Environmental concerns and rising gas prices have fueled the recent boom in hybrid cars. But the initial excitement has been tempered by lower-than-advertised gas mileage. Across the Internet, hybrid enthusiasts are complaining in forums and blog testimonials about the mileage they aren’t saving.
Pete Blackshaw of Cincinnati posts a blog (http://hybridbuzz.blogspot.com/) regularly to educate hybrid owners on how he is handling his Honda Civic Hybrid complaints. Although tests conducted by the Environmental Protection Agency (EPA) averaged the Civic Hybrid at 47 mpg, Blackshaw said he is averaging only 32-33 mpg. Fueling his frustration are the vague responses he has received from both Honda and Congress.
“This blog has shifted from high-octave ‘love letter’ to dispirited ‘tough critic’ because I fear there's a troubling and well-documented gap between the brand ‘promise’ – reflected in Hybrid advertising, promotion, and dealer representations – and the actual product ‘benefit’ and performance,” Blackshaw says in the blog.
Blackshaw’s concerns are echoed by numerous others who own either a Toyota Prius or a Civic Hybrid of their own. In a recent study, Consumer Reports also found that the Prius is averaging less than what EPA suggests – a mere 44 mpg compared to the 55 mpg (highway and city average) touted by EPA.
But Toyota and Honda reps argue that they have not misled hybrid customers at all. “It’s important to realize that the EPA estimate is exactly that – it’s an estimate,” said Chris Naughton, spokesman for Honda. “EPA estimates are an excellent means of comparing fuel economy figures for vehicles within a competitive set because they’ve all been tested with the exact same test procedure making for a valid comparison.”
Toyota spokeswoman Nancy Hubbell agrees. “The numbers that we put on the car, and the numbers that we use, are the numbers we have to use, and certainly we try to explain to the customers the numbers are not what they’re likely to get on the road,” she said.
Honda also gives out owner’s manuals that instructs drivers on how to better their mileage. Naughton said it’s not realistic to tell customers they will always achieve the stated mileage. He said avoiding jackrabbit starts, adhering to the upshift light and using the air conditioning sparingly could help maximize mileage.
“Just drive the car at a normal rate of acceleration,” Naughton suggested. “Don’t accelerate too quickly because that lowers fuel economy quite a bit, and also use light braking when it is safe to do so. Light braking doesn’t engage the mechanical brakes as much. It instead takes advantage of regenerative braking – keeping the battery pack full of electrical energy.”
Toyota supplied Business Fleet with an informational package given to sales consultants dealing with hybrid customers. According to the package, weather, tire pressure, terrain and vehicle load will affect fuel economy, and “for these reasons, Prius drivers may not achieve the EPA estimates in real-world driving – just as other drivers may not achieve their car’s EPA-estimated fuel economy," the packet notes. "And, compared to other midsize cars, Prius is capable of achieving truly impressive and superior fuel economy.”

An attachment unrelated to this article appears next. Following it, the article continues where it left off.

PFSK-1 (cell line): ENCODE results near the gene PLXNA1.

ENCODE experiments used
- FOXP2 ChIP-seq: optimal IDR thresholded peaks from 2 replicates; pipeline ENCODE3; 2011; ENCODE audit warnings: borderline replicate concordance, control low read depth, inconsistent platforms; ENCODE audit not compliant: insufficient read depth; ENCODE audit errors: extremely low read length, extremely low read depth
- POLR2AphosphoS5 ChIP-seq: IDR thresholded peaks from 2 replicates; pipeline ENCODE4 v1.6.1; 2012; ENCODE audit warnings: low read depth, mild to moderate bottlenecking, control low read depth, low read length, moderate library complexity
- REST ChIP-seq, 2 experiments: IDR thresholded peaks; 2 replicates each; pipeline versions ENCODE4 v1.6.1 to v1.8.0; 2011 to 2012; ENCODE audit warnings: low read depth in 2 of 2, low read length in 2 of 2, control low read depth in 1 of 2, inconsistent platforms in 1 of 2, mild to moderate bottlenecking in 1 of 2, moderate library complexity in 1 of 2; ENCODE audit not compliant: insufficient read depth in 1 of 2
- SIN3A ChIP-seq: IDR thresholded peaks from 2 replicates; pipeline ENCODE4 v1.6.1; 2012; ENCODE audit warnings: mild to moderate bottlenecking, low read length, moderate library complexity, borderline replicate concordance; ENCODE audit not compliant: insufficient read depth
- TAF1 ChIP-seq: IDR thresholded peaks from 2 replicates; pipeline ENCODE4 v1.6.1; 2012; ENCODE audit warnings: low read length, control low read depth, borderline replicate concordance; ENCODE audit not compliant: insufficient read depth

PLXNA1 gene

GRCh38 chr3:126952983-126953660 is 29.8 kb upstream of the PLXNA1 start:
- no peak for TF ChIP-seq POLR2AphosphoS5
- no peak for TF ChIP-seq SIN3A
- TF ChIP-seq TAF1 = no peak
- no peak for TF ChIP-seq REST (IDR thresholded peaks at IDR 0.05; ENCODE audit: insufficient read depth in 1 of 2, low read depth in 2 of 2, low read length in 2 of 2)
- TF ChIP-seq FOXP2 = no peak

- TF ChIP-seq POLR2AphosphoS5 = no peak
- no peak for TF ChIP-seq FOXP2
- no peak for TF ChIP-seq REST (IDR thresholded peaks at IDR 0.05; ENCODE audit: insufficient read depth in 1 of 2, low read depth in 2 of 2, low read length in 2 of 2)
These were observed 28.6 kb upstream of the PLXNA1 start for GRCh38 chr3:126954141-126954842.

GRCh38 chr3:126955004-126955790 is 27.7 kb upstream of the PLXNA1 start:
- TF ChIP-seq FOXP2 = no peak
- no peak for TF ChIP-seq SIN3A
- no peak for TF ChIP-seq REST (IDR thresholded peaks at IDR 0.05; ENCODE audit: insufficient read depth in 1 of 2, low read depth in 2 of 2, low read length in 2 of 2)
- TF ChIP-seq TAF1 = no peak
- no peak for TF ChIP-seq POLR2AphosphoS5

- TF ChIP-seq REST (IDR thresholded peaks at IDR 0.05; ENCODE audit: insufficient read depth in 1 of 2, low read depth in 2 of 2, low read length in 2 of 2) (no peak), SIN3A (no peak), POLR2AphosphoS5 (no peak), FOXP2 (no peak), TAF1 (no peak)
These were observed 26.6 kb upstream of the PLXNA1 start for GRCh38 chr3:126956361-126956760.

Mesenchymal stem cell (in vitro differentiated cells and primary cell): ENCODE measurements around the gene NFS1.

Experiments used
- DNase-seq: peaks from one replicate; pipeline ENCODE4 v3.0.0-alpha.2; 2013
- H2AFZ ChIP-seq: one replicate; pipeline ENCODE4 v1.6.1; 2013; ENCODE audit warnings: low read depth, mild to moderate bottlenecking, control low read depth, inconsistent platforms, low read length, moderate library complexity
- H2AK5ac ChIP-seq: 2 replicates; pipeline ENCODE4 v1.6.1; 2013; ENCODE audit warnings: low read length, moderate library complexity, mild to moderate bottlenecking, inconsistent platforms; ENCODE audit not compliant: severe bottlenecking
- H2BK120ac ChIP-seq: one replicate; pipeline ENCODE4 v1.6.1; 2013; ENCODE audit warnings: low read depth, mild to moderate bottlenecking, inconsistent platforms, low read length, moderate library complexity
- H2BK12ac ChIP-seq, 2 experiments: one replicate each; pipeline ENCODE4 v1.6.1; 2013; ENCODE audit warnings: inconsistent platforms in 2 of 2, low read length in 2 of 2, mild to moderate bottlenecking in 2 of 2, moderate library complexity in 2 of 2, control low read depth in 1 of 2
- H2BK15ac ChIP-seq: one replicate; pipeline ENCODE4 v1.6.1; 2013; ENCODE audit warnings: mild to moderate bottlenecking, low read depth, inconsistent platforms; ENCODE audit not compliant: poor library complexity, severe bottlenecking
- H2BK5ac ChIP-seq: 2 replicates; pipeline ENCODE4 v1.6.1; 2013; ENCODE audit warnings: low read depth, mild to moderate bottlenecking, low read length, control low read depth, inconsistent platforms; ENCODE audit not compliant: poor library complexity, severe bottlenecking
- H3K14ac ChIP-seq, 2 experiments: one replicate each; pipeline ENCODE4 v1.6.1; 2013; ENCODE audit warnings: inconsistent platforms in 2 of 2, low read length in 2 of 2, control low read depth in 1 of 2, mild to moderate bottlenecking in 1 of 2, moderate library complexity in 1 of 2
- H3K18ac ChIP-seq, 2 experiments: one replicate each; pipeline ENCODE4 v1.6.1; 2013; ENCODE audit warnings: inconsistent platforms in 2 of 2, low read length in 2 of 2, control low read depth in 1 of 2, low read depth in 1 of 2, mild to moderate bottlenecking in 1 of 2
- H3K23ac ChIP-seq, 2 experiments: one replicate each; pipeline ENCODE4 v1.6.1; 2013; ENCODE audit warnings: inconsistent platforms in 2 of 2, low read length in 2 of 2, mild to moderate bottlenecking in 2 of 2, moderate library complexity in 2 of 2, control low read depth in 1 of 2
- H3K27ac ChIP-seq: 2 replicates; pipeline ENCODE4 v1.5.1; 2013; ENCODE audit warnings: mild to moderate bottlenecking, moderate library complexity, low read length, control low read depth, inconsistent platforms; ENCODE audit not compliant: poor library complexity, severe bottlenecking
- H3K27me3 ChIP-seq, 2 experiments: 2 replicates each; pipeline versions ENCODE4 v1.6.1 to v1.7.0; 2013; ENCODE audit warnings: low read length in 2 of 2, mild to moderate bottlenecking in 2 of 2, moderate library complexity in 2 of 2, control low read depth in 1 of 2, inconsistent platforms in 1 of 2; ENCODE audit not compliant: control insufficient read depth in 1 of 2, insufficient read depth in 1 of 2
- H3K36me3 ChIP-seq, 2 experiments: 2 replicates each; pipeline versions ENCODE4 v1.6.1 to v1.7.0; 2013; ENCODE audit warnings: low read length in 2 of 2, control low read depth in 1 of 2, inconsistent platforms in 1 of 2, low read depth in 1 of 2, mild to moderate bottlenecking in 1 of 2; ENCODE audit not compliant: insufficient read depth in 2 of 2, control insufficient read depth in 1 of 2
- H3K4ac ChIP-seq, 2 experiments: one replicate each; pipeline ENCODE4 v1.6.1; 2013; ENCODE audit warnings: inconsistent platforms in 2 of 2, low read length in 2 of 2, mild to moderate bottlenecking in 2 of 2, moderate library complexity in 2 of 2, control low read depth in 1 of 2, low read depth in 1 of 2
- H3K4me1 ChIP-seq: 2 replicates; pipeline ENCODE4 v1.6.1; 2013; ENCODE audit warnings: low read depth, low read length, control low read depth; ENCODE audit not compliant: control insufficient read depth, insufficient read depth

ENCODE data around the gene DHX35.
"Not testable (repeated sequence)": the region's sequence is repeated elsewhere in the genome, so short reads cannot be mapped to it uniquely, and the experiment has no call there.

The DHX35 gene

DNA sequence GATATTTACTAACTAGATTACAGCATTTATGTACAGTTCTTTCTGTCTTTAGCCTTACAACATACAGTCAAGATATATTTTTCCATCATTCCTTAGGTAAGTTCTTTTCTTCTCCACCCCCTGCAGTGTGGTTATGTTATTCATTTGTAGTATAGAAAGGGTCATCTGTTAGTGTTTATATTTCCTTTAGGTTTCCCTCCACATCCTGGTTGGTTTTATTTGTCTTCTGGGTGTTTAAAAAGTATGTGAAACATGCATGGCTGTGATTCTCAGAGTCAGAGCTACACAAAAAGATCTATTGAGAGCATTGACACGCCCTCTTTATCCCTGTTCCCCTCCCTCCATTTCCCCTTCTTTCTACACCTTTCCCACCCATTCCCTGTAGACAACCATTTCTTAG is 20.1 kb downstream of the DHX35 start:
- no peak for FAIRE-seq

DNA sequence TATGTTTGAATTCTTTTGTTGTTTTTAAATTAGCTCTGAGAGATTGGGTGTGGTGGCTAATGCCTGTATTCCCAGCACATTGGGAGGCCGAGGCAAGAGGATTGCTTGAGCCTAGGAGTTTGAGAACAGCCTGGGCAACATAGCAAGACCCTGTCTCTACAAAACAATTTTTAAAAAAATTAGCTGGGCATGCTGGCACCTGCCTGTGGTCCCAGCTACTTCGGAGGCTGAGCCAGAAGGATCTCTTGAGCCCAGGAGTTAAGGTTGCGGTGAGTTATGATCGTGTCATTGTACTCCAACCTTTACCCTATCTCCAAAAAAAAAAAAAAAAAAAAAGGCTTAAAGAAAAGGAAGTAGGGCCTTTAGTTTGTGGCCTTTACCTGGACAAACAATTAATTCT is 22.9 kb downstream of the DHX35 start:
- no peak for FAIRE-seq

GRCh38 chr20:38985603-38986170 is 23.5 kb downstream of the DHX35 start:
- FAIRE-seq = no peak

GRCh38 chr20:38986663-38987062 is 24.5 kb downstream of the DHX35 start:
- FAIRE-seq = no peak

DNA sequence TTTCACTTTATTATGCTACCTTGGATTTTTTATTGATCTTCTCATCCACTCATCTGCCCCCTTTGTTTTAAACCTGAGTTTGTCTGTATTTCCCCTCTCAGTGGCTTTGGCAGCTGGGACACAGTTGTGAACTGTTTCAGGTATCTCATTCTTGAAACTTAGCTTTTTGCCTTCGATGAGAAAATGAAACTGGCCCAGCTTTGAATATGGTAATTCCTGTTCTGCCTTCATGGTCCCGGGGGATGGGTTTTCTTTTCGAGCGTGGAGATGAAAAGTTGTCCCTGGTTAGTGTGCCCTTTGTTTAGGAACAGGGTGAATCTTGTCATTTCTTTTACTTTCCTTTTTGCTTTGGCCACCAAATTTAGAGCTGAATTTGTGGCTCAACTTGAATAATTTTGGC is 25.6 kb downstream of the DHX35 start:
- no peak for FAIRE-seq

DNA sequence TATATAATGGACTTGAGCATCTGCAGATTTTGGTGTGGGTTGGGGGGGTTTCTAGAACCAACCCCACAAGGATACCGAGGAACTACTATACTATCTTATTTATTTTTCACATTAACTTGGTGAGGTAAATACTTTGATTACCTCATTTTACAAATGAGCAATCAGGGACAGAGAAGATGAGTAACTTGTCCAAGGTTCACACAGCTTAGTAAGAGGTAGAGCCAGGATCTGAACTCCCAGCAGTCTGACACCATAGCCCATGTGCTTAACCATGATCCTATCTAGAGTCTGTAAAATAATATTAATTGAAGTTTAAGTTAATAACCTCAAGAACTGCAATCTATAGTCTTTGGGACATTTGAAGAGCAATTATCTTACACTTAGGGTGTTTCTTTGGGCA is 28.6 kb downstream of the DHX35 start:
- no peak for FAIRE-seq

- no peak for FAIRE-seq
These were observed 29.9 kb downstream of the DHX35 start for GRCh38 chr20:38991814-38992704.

This is proven by the growing waiting list for incoming Priuses, Hubbell says.
John DiPietro, road-test editor of Edmunds.com, said he was impressed with the Prius he drove for nearly 1,000 miles in 10 days to visit family. Over the course of highway and city driving, DiPietro says he averaged 48 mpg – over 86 percent of EPA’s all-around average of 55.5 mpg. “That’s simply impressive for a car that offers nearly the room, comfort and performance of a four-cylinder Camry,” he said.
However, DiPietro admitted that the EPA testing process, although fairly comprehensive, still doesn’t take several real-world driving conditions into account. City testing involves an 11 mile trip with 23 stops at 20 mph to simulate traffic, but cold temperatures and even city conditions, where drivers tend to be heaviest on the gas, are not part of the test’s considerations.
The highway portion involves a 10-mile run with no stops at an average speed of 48 mph and a maximum of 60 mph. “Most Americans tend to have lead feet, which obviously doesn’t do much for fuel economy,” DiPietro admitted. “We all know that people drive much faster than that on the freeway, and higher speed brings more aerodynamic resistance, which brings down fuel economy.”
The EPA has recently agreed to review how it calculates fuel economy. Environmental groups have complained for years that actual miles-per-gallon can be as much as 34 percent lower than posted fuel economy ratings.
The current test, established nearly 30 years ago, does not reflect current crowded highway conditions, higher speed limits and air-conditioning usage. The EPA is seeking comments from drivers, manufacturers and others about real-world driving experiences. The comments period ends July 27.